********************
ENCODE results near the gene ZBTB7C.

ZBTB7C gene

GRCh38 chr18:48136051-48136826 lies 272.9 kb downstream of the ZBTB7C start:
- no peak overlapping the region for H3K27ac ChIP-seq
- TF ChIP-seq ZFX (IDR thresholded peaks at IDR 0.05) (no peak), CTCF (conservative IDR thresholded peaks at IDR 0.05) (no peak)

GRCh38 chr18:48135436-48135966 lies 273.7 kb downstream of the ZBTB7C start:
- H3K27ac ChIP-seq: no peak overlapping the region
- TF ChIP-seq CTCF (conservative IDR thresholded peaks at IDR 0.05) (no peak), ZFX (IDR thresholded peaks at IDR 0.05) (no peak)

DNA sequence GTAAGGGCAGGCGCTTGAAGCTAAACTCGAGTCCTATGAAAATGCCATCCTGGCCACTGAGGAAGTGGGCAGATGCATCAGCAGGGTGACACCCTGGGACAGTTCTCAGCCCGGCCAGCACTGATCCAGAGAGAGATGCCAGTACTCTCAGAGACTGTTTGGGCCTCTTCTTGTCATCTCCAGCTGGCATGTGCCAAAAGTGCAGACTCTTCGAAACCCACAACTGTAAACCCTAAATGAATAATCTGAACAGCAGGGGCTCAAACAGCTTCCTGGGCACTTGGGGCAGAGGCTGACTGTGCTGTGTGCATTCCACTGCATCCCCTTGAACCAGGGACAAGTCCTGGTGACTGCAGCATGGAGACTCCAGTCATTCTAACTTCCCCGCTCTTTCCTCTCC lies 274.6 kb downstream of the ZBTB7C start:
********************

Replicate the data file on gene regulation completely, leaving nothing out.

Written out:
ENCODE results near the gene ZBTB7C.

ZBTB7C gene

GRCh38 chr18:48136051-48136826 lies 272.9 kb downstream of the ZBTB7C start:
- no peak overlapping the region for H3K27ac ChIP-seq
- TF ChIP-seq ZFX (IDR thresholded peaks at IDR 0.05) (no peak), CTCF (conservative IDR thresholded peaks at IDR 0.05) (no peak)

GRCh38 chr18:48135436-48135966 lies 273.7 kb downstream of the ZBTB7C start:
- H3K27ac ChIP-seq: no peak overlapping the region
- TF ChIP-seq CTCF (conservative IDR thresholded peaks at IDR 0.05) (no peak), ZFX (IDR thresholded peaks at IDR 0.05) (no peak)

DNA sequence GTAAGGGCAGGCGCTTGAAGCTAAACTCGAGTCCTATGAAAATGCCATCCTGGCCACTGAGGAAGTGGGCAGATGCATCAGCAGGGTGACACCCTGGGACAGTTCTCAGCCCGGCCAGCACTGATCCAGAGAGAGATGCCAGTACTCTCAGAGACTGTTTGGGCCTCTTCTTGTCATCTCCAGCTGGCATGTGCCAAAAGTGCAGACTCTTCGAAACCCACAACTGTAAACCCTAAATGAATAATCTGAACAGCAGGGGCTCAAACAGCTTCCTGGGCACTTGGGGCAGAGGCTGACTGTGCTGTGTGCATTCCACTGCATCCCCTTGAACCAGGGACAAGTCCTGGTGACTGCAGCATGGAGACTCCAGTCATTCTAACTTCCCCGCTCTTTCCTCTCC lies 274.6 kb downstream of the ZBTB7C start: